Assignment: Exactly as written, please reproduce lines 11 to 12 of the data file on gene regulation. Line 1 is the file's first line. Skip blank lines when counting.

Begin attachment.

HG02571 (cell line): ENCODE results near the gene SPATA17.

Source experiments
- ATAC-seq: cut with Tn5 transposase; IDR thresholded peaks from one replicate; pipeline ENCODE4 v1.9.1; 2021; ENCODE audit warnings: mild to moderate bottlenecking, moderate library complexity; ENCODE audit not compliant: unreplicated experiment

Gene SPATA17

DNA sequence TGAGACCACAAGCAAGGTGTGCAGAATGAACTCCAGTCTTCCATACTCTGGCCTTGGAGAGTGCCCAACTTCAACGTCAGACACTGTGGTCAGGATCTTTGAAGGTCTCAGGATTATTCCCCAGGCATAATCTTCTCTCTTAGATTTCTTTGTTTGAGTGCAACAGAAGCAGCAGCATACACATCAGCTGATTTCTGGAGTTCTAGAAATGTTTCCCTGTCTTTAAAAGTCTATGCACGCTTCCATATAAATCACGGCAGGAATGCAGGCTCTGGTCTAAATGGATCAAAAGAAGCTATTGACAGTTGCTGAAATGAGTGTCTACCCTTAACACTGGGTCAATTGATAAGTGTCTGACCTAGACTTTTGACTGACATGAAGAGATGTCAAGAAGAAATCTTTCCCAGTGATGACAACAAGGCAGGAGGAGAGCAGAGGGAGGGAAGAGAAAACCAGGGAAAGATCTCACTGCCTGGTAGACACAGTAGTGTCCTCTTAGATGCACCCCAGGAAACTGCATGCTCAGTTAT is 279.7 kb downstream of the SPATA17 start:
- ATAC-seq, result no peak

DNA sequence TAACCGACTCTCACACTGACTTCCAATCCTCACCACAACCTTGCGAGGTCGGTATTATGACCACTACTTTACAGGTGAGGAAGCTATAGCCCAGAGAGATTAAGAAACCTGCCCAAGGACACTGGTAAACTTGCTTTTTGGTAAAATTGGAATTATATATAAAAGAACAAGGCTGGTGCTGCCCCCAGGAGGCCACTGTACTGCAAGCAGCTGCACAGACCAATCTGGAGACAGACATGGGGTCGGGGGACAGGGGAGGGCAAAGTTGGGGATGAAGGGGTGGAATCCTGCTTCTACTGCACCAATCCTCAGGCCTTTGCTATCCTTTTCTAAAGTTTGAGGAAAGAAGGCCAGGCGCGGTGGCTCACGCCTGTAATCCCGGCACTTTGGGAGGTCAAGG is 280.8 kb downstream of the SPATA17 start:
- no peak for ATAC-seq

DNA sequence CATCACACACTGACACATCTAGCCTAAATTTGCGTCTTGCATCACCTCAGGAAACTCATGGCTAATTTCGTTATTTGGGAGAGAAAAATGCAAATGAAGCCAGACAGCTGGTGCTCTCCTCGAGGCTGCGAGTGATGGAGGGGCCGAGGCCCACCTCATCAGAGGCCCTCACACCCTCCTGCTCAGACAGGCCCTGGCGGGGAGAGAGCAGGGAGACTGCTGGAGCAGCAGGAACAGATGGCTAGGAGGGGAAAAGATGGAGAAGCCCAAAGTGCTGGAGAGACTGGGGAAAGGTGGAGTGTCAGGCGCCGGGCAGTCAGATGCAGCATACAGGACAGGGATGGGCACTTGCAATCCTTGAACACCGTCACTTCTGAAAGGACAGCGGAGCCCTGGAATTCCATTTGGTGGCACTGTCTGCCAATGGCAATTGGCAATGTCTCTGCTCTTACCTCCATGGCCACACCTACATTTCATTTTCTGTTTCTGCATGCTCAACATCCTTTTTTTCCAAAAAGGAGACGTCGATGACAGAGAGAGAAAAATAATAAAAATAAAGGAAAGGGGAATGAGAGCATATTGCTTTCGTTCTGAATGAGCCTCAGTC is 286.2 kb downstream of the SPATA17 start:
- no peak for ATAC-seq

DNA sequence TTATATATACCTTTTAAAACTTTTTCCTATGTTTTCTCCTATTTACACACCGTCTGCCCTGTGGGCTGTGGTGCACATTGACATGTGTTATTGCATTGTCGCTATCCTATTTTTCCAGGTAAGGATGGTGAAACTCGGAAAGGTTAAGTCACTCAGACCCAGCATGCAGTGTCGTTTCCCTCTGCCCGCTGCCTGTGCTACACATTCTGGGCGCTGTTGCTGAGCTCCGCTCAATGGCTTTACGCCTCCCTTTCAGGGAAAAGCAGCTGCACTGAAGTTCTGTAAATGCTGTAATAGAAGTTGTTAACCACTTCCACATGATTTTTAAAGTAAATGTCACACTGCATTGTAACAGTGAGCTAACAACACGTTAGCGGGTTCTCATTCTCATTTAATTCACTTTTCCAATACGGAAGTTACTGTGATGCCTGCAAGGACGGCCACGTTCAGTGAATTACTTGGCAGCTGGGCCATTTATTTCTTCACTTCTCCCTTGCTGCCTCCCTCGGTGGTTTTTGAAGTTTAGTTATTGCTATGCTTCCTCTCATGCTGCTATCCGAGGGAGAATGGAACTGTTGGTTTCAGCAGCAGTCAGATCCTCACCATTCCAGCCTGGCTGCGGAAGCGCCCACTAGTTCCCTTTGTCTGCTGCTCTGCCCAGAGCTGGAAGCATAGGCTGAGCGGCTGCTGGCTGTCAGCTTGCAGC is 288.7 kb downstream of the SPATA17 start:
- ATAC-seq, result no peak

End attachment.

DNA sequence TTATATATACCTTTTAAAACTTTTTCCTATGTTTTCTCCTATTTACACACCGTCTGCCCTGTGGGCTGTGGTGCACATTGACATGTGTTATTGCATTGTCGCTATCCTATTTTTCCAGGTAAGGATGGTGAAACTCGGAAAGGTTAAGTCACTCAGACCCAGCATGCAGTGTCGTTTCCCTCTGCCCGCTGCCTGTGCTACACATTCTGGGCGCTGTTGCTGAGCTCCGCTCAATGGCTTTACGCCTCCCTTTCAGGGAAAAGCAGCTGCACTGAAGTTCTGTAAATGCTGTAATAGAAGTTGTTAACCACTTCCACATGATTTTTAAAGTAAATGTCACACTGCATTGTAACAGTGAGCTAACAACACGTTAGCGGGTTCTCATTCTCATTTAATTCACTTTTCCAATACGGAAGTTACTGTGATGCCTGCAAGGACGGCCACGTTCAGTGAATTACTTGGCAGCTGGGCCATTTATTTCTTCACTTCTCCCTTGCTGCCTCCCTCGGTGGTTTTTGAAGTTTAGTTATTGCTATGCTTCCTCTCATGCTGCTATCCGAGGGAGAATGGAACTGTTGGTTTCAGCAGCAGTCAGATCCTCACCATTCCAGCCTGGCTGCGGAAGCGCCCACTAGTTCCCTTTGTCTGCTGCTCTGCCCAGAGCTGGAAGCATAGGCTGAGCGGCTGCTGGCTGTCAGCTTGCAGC is 288.7 kb downstream of the SPATA17 start:
- ATAC-seq, result no peak